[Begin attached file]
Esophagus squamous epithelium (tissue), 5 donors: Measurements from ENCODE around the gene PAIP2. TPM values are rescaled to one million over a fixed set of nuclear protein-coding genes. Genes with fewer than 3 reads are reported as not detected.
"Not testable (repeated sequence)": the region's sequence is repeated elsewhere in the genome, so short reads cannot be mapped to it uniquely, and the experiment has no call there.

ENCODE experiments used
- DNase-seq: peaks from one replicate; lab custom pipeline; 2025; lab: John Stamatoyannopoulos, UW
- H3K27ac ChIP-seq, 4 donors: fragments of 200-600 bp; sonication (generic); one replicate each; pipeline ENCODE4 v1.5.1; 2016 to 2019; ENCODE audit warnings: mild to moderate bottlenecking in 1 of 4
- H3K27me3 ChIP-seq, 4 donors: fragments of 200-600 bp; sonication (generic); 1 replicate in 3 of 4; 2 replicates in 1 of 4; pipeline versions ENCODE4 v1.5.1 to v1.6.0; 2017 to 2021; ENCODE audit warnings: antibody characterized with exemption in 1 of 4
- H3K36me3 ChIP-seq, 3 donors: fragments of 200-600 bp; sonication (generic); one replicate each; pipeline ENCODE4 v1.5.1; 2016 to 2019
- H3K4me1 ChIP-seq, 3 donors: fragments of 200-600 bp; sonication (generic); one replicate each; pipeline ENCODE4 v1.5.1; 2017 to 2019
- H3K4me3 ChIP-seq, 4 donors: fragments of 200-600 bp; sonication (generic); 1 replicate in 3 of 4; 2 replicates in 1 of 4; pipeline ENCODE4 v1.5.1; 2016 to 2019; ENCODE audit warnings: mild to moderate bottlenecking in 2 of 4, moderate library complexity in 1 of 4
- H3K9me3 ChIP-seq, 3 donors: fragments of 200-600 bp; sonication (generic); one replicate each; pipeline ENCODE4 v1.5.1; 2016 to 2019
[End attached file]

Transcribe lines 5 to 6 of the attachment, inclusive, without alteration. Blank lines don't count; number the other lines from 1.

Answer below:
- H3K27ac ChIP-seq, 4 donors: fragments of 200-600 bp; sonication (generic); one replicate each; pipeline ENCODE4 v1.5.1; 2016 to 2019; ENCODE audit warnings: mild to moderate bottlenecking in 1 of 4
- H3K27me3 ChIP-seq, 4 donors: fragments of 200-600 bp; sonication (generic); 1 replicate in 3 of 4; 2 replicates in 1 of 4; pipeline versions ENCODE4 v1.5.1 to v1.6.0; 2017 to 2021; ENCODE audit warnings: antibody characterized with exemption in 1 of 4